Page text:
Jesus’ question of who touched him must have seemed a bit ridiculous to the disciples since he was being jostled and touched by dozens in that throng of persons. Moreover, they were on a mission to assist a girl who was dying! Delay could be fatal to this little girl! They must have thought, “Jesus! Let’s go!” They clearly had no clue of what had just taken place with this woman. Now certainly not every person who touched Jesus received Jesus’ power. No, it was the woman’s personal faith in Jesus that released God’s power. Jesus, therefore, could not allow the woman to just vanish into the crowd still with ideas that were tinged with superstition and magic. So he stopped and looked intently on the surrounding people in order to see who had touched him with the expectation of healing.
Once again, let’s pause and ask if we view God with superstitious power or with faith? Later tradition about this healing adds even more superstition to the story. In Greek tradition, the woman was given the name Bernice, while in Latin tradition she received the name Veronica. Eusebius states that the woman was from Caesarea Philippi and that a statue of the woman kneeling was erected by the door of her home, her hands outstretched before her, entreating one who is said to be Jesus. At the base of the column was said to grow a strange kind of herb which possessed medicinal powers resulting in even more superstitious healings. However, the woman had experienced healing because of a personal encounter with Jesus, not because of some superstitious beliefs.
At times we sometimes drift toward superstition when asking for God’s help. We may think, “If I’m good enough, pray enough or go to church enough...” Or we may think that if we do the right thing somehow or say the right combination of words, God will do what we ask. Jesus makes it clear that faith and personal relationship with Jesus is what is needed.
With awe, and only partial understanding of what had just happened, the woman comes to him and declares the whole truth to Jesus. This indicates both courage and gratitude more than simply that she was afraid. Jesus’ insistence that the woman identify herself, together with his correction of any wrong ideas she may have had, reveals the very core of her healing. Commentator William Lane writes, “It was the grasp of her faith rather than of her hand that secured the healing she sought. Her touch had brought together two elements – faith and the person of Jesus – and that had made it effective.”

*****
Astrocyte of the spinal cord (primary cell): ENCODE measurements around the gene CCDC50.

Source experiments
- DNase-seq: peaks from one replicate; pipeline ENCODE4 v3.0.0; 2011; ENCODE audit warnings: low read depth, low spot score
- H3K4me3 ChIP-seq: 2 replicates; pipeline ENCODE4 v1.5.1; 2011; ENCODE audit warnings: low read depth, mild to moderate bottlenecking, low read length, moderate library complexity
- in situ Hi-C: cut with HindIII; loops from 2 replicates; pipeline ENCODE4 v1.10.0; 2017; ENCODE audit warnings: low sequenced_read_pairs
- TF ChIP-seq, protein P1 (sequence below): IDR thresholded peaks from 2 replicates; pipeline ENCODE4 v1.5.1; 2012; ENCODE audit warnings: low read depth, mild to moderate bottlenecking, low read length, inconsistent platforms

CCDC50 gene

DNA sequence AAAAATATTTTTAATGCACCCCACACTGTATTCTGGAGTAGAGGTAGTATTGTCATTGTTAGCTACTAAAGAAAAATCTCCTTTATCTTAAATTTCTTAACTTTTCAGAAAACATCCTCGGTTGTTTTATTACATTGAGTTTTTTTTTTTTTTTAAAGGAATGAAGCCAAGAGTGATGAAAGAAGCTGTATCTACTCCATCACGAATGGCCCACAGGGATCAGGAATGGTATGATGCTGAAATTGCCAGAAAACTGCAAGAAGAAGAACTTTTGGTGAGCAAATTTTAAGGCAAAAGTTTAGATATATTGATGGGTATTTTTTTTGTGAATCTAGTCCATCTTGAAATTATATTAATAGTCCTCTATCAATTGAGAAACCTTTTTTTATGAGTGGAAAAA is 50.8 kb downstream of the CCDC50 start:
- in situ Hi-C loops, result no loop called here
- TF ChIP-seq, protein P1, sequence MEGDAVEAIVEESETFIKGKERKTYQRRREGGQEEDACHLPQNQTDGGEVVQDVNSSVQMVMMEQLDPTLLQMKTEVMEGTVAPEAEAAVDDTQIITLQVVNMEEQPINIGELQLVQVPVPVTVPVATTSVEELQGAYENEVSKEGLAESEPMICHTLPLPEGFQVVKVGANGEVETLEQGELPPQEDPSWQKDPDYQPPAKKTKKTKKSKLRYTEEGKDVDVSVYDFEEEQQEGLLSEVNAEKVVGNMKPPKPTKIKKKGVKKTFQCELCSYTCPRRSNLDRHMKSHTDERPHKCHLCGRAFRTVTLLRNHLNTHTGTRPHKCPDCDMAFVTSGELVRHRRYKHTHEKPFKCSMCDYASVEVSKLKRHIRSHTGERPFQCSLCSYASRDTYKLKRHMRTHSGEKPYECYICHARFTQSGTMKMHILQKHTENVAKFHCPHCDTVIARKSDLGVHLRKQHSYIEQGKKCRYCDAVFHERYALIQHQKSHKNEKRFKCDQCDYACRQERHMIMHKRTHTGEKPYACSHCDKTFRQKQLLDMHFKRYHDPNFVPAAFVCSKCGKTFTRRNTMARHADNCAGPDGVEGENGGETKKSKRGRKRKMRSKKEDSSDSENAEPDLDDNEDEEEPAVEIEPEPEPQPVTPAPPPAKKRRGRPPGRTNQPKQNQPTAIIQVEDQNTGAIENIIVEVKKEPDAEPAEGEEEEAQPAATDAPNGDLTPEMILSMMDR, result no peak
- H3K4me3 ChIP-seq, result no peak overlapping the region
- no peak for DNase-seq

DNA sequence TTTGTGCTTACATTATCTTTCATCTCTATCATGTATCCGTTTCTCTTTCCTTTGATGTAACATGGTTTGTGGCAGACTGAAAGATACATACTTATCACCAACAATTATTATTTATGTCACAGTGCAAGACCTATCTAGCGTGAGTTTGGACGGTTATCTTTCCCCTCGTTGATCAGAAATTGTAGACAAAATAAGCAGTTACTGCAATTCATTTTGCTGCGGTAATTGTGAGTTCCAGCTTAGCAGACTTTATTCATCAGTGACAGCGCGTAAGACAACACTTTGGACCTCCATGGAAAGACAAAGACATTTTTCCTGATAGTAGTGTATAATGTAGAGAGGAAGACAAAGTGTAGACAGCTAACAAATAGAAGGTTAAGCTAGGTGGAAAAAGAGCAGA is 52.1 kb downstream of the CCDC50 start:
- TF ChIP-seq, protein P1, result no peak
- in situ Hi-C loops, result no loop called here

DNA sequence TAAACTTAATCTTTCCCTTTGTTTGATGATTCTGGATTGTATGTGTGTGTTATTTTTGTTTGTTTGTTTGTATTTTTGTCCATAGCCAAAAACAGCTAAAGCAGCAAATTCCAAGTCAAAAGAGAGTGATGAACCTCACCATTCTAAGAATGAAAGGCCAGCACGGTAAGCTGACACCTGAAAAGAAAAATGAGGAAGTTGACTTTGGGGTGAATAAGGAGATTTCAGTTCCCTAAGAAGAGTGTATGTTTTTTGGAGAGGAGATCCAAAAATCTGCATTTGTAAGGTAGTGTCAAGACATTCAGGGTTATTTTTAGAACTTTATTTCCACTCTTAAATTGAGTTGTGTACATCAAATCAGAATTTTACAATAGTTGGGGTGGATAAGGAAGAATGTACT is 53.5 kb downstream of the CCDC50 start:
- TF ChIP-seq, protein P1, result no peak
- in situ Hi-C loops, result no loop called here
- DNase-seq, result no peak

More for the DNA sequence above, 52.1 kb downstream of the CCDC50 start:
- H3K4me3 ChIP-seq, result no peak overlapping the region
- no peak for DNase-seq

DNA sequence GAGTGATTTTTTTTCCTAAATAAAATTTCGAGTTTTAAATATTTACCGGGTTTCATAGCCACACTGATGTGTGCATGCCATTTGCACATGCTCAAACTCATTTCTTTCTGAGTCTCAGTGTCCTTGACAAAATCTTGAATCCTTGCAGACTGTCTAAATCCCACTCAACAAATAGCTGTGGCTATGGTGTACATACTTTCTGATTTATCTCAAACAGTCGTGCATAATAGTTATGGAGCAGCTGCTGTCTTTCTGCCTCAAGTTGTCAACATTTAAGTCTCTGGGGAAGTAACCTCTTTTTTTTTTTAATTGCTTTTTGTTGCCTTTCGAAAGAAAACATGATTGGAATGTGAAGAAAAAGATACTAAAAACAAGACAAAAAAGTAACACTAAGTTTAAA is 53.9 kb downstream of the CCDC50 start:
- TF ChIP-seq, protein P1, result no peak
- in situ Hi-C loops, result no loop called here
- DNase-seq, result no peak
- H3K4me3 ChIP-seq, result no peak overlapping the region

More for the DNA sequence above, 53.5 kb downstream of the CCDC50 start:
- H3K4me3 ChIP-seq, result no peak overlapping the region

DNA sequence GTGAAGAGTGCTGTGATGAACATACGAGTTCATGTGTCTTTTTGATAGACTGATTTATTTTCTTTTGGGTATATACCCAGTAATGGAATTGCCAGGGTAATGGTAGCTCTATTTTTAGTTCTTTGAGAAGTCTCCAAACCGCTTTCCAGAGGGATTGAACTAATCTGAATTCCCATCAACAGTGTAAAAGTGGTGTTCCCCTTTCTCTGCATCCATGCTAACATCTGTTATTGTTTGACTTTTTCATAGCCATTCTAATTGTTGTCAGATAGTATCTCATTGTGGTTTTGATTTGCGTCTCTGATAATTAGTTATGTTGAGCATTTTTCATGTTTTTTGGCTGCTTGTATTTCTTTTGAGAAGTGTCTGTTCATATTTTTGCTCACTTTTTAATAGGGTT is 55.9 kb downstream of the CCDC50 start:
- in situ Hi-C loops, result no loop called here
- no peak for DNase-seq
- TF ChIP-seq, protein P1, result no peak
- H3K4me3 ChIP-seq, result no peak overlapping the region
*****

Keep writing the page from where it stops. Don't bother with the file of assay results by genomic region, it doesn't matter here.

The final words, “Go in peace” are a traditional blessing, but there is much more here. The peace she left with signified more than the release from her wretched existence. It was the profound experience of well-being or shalom with God through Jesus. When Jesus declares “Be free from your suffering” he confirms that her healing was permanent and also is giving God’s peace-filled benediction to her faith. This story is a call from Mark to his readers for radical faith!
So what will it be for us: religious superstition or radical faith? God does not reward superstitious works but he does reward radical faith. Dale Matthews tells of a woman named Barbara who was 31-years-old and a mother of three children. And she was staring at possible thyroid cancer. One Sunday, as Barbara she was praying in church, this story of the woman with a hemorrhage kept coming into her mind. Barbara said, “The woman wanted to be healed but she didn’t want to bother Jesus, so she approached him in a crowd and touched his robe. Of course, Jesus knew what happened and praised the woman for her faith. I wanted to be like that woman.”
As Barbara prepared to go up to the altar for Communion, she suddenly thought, “I could be like her.” An Episcopalian, Barbara viewed the priest who was presiding at the Holy Eucharist as a “stand-in’ for Jesus during the service. She decided she would touch the priest’s robe when he gave her the Communion wafer. Barbara said, “I touched his robe, and he couldn’t have known that I did, though he did know about my cancer. He did something in that moment that I had never seen him do before: he put down the Communion wafers and came over to me; laying both hands on my head, he prayed for my healing.” After receiving the Communion wine, Barbara stood up at the altar. She related later, “I was so overwhelmed with God’s love that I knew I was healed. My healing wasn’t physical at that point, but my heart was healed. I wasn’t anxious or afraid or doubtful or sad at all. I had complete trust in God and his love, something he knew I needed far more than any other kind of healing at that moment.”
A few weeks after her healing at the altar rail, Barbara’s surgery revealed that the lump was indeed thyroid cancer. She went through treatments then, and six months later for a recurrence. Somehow the medical treatments, too, seemed to be directly from God: “I felt that God had simply completed a healing he had started at the altar at church.” Today, Barbara is healthy and leads a full and prayerful life.
That is an example of radical faith! What is there in your life that needs the power of Jesus? Do you have faith that Jesus can heal whatever it is? Do you have the relationship with Jesus that makes it possible?